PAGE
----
[13] An example of this is the criticism of Angela Merkel by the conservative faction of the CDU who accuse the Chancellor of neglecting traditional Christian Democrat values (attention for Catholic circles and for the Federation of Expellees, support for traditional division of social roles, etc.).
[14] See e.g. the policy by Ursula von der Leyen, German minister of family affairs in the Grand Coalition government in 2005-2009, who opted for creating possibilities for women to return to work after childbirth as quickly as possible, and Angela Merkel’s environmental policy in the first years after taking power in 2005.
[15] The government spokesman regularly publishes comments on the government’s current activity on Twitter.
[16] e.g. in the elections to the Baden-Württemberg parliament in 2011, the Christian Democrats won 221,000 votes from people who had not participated in previous elections and 66,000 votes from former FDP voters.
[17] Among those who switched to vote for the Left Party, the largest groups were CDU voters (5,000 votes) and FDP voters (3,000 votes). Despite this, the Left Party (due to its traditional weakness in Baden-Württemberg) received only 2.8% of votes and remained outside the federal state parliament.
[18] The Pirate Party, which has existed in Germany since 2006, wins most of its votes in large university towns. It is represented primarily in local government structures – municipalities and county councils. According to the data from February 2011, the party has 15 seats in such bodies across the country. Free Voters have the strongest position in southern federal states: Baden-Württemberg and Bavaria. In Baden-Württemberg they are the strongest group in the municipal councils (44% of councillors) and second in the county councils (24% of councillors).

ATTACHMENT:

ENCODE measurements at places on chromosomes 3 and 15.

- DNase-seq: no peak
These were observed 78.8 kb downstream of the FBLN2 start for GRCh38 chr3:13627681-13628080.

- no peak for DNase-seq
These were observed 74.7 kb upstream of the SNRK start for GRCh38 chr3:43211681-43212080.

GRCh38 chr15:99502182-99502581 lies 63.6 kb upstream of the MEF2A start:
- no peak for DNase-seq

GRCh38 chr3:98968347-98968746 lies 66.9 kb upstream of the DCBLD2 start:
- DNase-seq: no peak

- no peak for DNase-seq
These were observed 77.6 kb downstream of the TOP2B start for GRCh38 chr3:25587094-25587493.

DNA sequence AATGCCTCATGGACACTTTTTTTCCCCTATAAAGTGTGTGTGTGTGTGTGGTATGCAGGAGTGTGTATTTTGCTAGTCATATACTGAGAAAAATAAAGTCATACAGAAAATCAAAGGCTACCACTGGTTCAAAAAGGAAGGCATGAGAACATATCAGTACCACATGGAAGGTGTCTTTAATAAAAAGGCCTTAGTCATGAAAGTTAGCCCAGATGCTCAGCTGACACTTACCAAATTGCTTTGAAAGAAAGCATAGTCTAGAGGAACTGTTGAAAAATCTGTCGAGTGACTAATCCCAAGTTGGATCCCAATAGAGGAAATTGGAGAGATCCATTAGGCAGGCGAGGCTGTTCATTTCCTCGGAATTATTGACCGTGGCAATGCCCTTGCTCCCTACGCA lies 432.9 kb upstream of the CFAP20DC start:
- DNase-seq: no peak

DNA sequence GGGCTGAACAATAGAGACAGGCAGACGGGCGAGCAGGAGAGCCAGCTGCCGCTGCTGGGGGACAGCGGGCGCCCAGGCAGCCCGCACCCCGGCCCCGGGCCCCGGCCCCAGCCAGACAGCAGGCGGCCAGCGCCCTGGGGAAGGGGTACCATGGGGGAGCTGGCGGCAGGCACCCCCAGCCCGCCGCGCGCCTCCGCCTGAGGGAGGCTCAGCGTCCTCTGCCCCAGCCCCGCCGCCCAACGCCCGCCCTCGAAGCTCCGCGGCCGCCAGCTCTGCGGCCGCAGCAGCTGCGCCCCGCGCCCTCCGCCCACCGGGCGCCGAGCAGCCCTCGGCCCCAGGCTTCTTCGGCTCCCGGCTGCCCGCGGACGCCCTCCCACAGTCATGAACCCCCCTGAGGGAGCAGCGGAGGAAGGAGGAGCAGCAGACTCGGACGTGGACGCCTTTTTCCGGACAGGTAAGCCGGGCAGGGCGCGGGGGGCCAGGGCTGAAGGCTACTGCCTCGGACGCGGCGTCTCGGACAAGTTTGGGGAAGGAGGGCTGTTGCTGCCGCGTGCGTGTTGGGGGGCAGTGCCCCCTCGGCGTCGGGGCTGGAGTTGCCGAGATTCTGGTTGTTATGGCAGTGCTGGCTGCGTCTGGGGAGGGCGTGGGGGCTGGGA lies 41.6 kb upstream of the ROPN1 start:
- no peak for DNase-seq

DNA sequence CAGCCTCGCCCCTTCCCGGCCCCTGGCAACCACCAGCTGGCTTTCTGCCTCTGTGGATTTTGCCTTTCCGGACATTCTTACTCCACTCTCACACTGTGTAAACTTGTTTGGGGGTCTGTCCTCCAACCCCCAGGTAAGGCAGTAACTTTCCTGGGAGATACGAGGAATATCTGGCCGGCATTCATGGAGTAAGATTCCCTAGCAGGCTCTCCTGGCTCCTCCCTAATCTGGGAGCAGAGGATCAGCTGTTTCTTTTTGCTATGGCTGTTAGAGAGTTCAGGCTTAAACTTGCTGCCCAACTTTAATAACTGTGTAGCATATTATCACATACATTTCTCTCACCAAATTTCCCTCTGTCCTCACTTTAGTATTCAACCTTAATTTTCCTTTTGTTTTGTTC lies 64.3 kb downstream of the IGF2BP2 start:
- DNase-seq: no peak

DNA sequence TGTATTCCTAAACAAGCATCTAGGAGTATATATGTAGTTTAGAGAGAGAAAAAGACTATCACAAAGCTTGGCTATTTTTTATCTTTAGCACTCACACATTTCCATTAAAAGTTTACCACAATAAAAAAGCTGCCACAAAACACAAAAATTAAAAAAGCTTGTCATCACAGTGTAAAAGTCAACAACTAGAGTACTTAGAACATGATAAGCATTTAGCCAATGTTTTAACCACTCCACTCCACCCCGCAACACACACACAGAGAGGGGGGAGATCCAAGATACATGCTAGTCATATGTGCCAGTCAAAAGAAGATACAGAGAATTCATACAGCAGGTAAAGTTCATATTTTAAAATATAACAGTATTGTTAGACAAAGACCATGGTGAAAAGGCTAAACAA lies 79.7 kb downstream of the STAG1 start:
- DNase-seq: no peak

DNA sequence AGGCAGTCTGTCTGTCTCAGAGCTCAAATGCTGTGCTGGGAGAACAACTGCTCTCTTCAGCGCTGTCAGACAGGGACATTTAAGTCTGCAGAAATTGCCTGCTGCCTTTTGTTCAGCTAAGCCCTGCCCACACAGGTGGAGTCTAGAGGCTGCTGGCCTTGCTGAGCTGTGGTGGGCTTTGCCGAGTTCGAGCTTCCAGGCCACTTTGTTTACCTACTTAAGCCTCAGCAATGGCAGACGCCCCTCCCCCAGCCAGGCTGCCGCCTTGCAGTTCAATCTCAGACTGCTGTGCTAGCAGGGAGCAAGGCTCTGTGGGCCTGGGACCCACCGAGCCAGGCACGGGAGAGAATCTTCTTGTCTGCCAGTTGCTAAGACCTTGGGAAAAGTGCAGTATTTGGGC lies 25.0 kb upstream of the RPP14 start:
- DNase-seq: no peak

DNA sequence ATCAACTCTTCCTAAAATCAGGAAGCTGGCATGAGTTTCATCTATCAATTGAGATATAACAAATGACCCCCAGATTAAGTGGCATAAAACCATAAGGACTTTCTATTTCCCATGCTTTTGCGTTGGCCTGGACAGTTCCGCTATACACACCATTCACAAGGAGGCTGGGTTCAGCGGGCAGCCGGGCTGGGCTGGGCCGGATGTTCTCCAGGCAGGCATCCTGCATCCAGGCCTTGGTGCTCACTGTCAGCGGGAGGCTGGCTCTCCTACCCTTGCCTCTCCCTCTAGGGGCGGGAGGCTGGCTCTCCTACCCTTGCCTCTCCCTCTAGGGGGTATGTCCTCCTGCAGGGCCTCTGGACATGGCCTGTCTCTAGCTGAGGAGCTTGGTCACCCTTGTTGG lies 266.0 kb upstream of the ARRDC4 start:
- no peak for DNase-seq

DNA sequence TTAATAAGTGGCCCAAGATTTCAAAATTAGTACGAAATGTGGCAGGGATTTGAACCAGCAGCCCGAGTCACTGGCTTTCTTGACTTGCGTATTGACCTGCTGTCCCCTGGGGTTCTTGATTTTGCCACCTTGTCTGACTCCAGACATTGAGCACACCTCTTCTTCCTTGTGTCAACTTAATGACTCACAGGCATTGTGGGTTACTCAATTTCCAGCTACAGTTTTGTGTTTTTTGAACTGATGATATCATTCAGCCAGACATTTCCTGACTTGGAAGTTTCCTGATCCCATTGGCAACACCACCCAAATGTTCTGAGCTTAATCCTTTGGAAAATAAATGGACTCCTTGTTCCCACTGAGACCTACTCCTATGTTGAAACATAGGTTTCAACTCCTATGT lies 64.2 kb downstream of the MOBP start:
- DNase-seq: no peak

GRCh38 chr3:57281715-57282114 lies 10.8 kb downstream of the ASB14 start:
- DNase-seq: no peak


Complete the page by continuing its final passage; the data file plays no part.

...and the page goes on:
[19] 18% of Germans surveyed in 2010 by the Emnid institute declared they could vote for a party which would be critical of immigrants who refuse to assimilate and which would opt for restricting immigration regulations. For comparison, 22% of Germans declared they would vote for the SPD (survey of June 3, 2011).
[20] The Left Party, which was originally considered a marginal protest group, is now represented in most of the federal state parliaments, and in the eastern federal states it is the second most influential political party after the Christian Democrats.
[21] In Baden-Württemberg, Bremen, Hamburg, Saarland, Rhineland-Palatinate and North Rhine-Westphalia.
[22] Before the exacerbation of the situation in Stuttgart, the Greens were even named as a potential coalition partner of the CDU in Baden-Württemberg.
[23] One of the chairs of the party is Cem Özdemir, a politician of Turkish origin.
[24] As happened in the case of the energy strategy adopted by the federal German government in the autumn of 2010 – it was not put to a vote in the Bundesrat as the coalition of the CDU, CSU and FDP had no majority in that body.
[25] One example of this was the decision to put a hold on nuclear energy before the elections in Baden-Württemberg and Rhineland-Palatinate and the postponement of the decision concerning the aid pact for Greece before the elections in North Rhine-Westphalia in 2010.